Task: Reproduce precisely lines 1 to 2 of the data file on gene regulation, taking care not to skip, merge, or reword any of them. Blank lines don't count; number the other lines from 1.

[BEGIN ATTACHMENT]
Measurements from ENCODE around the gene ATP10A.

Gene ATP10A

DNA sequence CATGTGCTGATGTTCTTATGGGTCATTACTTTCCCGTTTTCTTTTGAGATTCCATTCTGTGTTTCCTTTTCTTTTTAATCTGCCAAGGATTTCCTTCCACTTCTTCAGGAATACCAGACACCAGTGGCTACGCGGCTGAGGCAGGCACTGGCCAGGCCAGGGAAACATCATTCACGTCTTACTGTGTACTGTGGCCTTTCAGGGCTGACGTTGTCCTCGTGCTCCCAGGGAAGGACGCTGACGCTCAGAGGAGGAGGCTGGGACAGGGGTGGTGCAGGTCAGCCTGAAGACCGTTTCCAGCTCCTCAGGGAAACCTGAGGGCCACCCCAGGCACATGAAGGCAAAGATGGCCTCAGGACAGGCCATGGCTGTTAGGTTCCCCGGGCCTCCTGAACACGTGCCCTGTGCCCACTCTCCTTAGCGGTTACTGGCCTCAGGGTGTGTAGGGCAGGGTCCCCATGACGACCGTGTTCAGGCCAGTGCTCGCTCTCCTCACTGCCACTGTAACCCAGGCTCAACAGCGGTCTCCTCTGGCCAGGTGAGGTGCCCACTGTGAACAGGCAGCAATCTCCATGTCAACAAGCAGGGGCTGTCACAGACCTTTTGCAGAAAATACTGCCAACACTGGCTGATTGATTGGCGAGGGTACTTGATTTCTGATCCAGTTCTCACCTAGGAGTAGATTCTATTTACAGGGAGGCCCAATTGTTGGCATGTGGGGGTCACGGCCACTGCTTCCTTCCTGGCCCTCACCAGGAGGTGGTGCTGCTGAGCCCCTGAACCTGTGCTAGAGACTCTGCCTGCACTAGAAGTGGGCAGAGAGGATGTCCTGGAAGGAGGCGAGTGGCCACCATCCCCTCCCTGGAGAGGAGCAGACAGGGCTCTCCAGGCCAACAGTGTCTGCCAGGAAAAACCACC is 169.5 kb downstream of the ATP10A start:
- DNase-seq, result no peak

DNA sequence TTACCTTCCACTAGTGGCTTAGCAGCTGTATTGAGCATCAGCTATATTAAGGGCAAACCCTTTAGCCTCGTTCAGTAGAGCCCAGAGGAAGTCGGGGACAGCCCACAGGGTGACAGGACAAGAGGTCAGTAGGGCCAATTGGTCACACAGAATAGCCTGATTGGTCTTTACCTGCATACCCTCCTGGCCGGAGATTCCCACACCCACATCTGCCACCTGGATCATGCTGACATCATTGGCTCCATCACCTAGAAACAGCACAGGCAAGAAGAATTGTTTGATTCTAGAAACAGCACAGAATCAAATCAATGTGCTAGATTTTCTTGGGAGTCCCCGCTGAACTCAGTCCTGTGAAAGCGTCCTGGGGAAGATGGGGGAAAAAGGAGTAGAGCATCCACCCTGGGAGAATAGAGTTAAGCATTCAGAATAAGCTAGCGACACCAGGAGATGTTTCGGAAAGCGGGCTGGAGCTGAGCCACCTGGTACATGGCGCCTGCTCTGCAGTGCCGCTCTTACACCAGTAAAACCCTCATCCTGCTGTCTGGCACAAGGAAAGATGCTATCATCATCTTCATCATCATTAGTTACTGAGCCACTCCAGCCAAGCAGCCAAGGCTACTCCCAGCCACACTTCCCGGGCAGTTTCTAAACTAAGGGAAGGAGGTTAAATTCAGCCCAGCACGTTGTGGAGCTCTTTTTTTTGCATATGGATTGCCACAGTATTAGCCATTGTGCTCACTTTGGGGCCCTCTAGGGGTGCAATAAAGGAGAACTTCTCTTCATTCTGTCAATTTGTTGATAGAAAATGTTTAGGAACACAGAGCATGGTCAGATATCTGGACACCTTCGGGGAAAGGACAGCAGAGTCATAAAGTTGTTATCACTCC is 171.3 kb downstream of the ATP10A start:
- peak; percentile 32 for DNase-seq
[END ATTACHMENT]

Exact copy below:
Measurements from ENCODE around the gene ATP10A.

Gene ATP10A